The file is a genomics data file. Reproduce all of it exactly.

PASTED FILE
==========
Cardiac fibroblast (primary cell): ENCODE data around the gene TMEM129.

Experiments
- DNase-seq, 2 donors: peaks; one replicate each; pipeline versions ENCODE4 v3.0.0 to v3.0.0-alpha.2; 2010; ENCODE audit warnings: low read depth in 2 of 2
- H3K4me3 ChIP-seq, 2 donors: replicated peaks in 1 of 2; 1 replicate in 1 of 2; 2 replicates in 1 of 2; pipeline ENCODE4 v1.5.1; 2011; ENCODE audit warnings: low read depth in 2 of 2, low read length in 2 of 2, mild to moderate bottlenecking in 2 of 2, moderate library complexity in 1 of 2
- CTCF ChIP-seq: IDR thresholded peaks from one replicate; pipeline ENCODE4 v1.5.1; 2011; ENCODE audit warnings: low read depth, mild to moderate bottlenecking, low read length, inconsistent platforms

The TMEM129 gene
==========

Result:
Cardiac fibroblast (primary cell): ENCODE data around the gene TMEM129.

Experiments
- DNase-seq, 2 donors: peaks; one replicate each; pipeline versions ENCODE4 v3.0.0 to v3.0.0-alpha.2; 2010; ENCODE audit warnings: low read depth in 2 of 2
- H3K4me3 ChIP-seq, 2 donors: replicated peaks in 1 of 2; 1 replicate in 1 of 2; 2 replicates in 1 of 2; pipeline ENCODE4 v1.5.1; 2011; ENCODE audit warnings: low read depth in 2 of 2, low read length in 2 of 2, mild to moderate bottlenecking in 2 of 2, moderate library complexity in 1 of 2
- CTCF ChIP-seq: IDR thresholded peaks from one replicate; pipeline ENCODE4 v1.5.1; 2011; ENCODE audit warnings: low read depth, mild to moderate bottlenecking, low read length, inconsistent platforms

The TMEM129 gene